The Great Migration
Cover illustration
See permission.
The Bulletin
of the Center for Children's Books

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The Great Migration: Journey to the North

by Eloise Greenfield; illus. by Jan Spivey Gilchrist

“Between 1915 and 1930, more than a million African Americans left their homes in the South, the southern part of the United States, and moved to the North. This movement was named ‘The Great Migration.’” That’s Eloise Greenfield’s factual description of this famous historical transition; she then moves quickly from the impersonal to the personal in a sequence of free-verse poems, and in the process she turns a huge demographic event into a keenly evoked, deeply individual experience for all those who underwent it.

Greenfield’s in a particularly good position to achieve this feat: not only is she an esteemed poet, but she herself was, at the ripe age of three months, one of the migrants, a piece of personalizing information that’s a quietly effective bridge to the voices in the poetry. In the poetic main text, conversational verse paragraphs follow a numbered sequence, beginning with the decision to leave (“The News”) and the farewells from many different perspectives (“Goodbyes”), moving on to the journey itself (“The Trip”), the uncertainty about the new life (“Question”), and the arrivals in the North (“Up North”), and concluding with a poem about Greenfield’s family experience (“My Family”). The voices of participants, identified only by general terms such as “Young Woman,” display an acrobatic balance between the individual view and the experience of the many. “I never want to see this town/ again,” says a woman who can’t wait to leave her bitter existence behind; “I’m a little scared./ I’m a lot scared,” says a young woman being sent North on her own by her loving mother. Other poems provide third-person views that sound like the observations of invisible spectators, who note “crowds of people, waiting,/ resting their old suitcases,/ cuddling their babies” and “carrying,/ in bags and shoe boxes,/ food they’ve packed for the trip”; Greenfield’s own journey is just that of “one family/ among the many thousands.” The style is plainspoken and accessible, with definite echoes of oral narrative, yet there are also touches of inventively phrased observation (“A baby tries/ to cry, but sleep catches him/ in the middle of his complaint”). The result is a thoughtful portrait of an experience both collective and personal, a historic event made human, accessible, and poetic.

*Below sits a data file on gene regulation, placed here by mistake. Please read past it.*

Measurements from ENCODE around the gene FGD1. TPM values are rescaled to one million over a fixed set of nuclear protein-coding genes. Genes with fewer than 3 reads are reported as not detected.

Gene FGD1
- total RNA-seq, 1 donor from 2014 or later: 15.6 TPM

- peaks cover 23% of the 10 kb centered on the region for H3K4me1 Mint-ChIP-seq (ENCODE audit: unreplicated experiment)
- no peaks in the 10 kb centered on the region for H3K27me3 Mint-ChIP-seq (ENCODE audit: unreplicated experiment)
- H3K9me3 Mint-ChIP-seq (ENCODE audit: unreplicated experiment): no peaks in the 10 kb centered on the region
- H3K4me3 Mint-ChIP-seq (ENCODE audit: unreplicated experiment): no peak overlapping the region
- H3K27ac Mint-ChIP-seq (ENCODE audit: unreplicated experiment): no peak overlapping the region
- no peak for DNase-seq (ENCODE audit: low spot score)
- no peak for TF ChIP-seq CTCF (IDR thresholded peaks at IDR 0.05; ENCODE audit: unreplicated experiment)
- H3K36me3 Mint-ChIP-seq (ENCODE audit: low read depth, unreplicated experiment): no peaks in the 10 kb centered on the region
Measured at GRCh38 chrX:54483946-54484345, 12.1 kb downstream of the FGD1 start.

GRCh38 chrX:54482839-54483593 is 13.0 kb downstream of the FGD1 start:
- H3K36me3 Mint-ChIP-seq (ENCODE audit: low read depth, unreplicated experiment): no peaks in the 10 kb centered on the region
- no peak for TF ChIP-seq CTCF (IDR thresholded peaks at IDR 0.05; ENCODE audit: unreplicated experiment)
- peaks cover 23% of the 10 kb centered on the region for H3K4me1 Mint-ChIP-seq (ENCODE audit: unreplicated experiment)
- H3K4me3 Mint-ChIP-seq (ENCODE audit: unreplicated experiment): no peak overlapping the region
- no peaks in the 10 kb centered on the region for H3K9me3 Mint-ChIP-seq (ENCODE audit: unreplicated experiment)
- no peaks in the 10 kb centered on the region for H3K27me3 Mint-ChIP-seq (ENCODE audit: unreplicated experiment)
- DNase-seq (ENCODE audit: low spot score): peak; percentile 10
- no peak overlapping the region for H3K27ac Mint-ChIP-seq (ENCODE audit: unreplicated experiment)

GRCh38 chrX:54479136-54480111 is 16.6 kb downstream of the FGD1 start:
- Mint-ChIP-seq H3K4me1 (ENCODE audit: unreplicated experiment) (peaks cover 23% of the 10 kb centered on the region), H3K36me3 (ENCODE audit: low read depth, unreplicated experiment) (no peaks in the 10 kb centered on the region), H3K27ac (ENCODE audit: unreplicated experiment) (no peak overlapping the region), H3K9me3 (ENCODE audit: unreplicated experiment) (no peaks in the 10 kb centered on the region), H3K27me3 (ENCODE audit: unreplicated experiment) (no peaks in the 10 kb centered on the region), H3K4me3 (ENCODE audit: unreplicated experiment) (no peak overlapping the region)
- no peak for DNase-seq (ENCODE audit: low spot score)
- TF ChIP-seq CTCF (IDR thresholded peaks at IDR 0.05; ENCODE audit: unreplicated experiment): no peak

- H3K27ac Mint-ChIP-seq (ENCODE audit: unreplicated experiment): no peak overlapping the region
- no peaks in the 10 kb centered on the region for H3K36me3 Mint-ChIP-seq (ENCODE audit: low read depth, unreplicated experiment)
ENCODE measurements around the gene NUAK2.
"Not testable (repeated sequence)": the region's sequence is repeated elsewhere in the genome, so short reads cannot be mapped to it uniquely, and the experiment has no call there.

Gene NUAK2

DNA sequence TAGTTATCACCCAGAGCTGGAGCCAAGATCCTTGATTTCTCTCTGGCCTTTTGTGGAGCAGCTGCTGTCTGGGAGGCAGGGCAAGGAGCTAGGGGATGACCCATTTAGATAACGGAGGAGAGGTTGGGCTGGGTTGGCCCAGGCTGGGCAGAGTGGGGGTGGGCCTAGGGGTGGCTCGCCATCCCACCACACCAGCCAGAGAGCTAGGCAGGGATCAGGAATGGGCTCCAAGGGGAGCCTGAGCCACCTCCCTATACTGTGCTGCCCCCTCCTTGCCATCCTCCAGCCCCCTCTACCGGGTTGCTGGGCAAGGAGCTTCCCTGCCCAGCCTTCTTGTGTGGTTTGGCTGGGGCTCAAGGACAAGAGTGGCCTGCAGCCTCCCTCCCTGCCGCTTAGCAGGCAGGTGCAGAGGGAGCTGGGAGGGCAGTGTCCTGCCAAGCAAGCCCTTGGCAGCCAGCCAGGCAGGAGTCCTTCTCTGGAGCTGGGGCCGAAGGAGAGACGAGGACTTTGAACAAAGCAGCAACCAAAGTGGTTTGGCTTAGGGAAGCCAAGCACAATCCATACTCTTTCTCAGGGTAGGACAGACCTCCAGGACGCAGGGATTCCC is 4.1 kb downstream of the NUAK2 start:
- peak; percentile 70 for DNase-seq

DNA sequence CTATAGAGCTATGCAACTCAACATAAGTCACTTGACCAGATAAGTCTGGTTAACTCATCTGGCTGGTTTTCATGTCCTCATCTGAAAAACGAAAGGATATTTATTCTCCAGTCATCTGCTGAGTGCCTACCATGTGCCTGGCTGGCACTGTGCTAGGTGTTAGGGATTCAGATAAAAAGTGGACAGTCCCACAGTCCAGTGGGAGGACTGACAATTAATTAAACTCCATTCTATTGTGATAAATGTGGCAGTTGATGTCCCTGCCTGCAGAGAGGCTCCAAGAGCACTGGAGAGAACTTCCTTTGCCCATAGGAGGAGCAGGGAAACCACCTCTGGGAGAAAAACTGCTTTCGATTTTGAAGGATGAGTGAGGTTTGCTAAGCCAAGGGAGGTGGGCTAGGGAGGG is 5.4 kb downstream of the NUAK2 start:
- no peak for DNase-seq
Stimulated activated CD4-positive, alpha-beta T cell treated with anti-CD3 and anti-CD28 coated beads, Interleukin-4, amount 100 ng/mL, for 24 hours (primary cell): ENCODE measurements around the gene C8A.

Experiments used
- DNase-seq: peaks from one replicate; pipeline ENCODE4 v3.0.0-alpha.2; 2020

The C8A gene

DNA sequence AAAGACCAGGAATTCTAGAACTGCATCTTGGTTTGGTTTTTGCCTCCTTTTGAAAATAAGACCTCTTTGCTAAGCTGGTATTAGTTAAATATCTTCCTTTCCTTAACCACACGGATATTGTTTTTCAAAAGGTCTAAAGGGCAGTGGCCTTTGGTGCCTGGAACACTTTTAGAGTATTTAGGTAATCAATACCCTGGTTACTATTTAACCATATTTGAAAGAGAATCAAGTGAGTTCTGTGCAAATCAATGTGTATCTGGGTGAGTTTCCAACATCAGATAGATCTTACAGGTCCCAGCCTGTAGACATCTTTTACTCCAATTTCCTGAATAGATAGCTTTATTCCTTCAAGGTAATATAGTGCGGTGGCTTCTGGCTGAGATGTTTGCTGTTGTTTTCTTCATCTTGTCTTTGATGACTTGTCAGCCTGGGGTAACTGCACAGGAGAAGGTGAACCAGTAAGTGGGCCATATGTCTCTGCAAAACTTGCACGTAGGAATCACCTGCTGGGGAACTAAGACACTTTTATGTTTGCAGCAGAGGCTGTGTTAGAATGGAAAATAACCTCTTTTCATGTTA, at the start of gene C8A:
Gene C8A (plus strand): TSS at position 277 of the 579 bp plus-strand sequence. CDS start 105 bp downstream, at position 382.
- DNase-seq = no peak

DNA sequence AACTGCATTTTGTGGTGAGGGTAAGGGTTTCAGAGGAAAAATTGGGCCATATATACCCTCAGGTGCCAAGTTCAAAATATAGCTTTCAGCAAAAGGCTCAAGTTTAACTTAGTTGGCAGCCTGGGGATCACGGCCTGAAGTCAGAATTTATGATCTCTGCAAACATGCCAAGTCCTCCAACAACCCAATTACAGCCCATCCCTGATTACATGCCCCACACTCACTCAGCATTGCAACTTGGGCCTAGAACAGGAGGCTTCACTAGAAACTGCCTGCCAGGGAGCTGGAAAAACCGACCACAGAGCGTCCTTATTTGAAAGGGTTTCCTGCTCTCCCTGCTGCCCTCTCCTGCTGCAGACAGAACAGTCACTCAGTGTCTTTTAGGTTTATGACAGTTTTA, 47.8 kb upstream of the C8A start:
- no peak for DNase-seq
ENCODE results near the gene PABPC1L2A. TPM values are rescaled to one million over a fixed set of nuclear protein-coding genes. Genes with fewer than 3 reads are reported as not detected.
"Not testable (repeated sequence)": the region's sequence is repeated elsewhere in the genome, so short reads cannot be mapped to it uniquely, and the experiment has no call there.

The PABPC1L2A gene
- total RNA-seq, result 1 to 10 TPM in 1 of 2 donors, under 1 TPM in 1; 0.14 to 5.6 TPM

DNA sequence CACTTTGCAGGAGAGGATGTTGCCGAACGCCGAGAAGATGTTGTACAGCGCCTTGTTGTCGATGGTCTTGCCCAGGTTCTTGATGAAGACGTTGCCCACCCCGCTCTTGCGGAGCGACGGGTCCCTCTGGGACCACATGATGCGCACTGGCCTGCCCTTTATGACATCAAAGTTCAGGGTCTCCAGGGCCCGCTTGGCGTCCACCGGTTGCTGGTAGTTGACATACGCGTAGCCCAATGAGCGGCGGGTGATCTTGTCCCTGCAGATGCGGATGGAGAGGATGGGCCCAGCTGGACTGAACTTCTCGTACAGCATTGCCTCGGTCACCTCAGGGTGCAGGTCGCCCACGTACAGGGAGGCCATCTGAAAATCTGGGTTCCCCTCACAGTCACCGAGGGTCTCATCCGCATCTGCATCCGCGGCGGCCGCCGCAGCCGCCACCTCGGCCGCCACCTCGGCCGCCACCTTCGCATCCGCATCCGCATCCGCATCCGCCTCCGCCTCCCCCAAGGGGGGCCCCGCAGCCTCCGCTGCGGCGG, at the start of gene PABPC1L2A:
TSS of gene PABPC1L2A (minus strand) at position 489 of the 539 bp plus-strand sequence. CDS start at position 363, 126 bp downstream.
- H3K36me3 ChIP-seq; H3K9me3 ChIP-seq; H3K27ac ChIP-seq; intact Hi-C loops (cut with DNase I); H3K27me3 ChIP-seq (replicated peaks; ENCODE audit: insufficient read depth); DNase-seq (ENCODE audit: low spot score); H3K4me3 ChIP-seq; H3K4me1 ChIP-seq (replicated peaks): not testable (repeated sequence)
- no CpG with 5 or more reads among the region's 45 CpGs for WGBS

It’s Gilchrist’s masterful and evocative mixed-media illustrations, however, that really lift this petite poetic tale into the monumental. Images deftly combine collage, mostly elements of historical photographs enhanced and adapted, with colorful painterly brushstrokes that wash the monochromatic figures with varying hues. The group shots in particular have a mute documentary feel that suggests newsreel footage paused at an indelibly memorable frame, as rows of travelers in the train car lead the eye back to a perspective point that’s merely a door to another car, or baggage-toting passengers waiting to board look out at the viewer with expressions of cautious optimism. Aside from the people themselves, locomotives, tracks, and stations are the predominant element, casting their literal imprint over the experience (one spread expands on the old cinematic device of using the map as symbolic train background by making it into the space between the rails) and providing the stage for the human drama. The result is haunting personalized portraiture that adds both emotional immediacy and the stature of historical significance.

A brief bibliography of adult materials is appended, but there are also plenty of materials for young people that could make eloquent counterparts to this account: Harrington’s autobiographical picture book Going North (BCCB 11/04), for instance, or Myers’ poetic accompaniment to Jacob Lawrence’s paintings in The Great Migration (BCCB 11/93). Its accessibility allows young people to read it on their own, yet it would also make for a compelling readaloud to kids old enough to have some historical context. However you use the work, it offers a vivid exploration of a key twentieth-century movement that poignantly raises it from abstract fact into intimate experience.

Deborah Stevenson, Editor


The Great Migration

Cover image from The Great Migration ©2011 by Jan Spivey Gilchrist.  Used by permission of Amistad/HarperCollins.

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This page was last updated on February 1, 2011.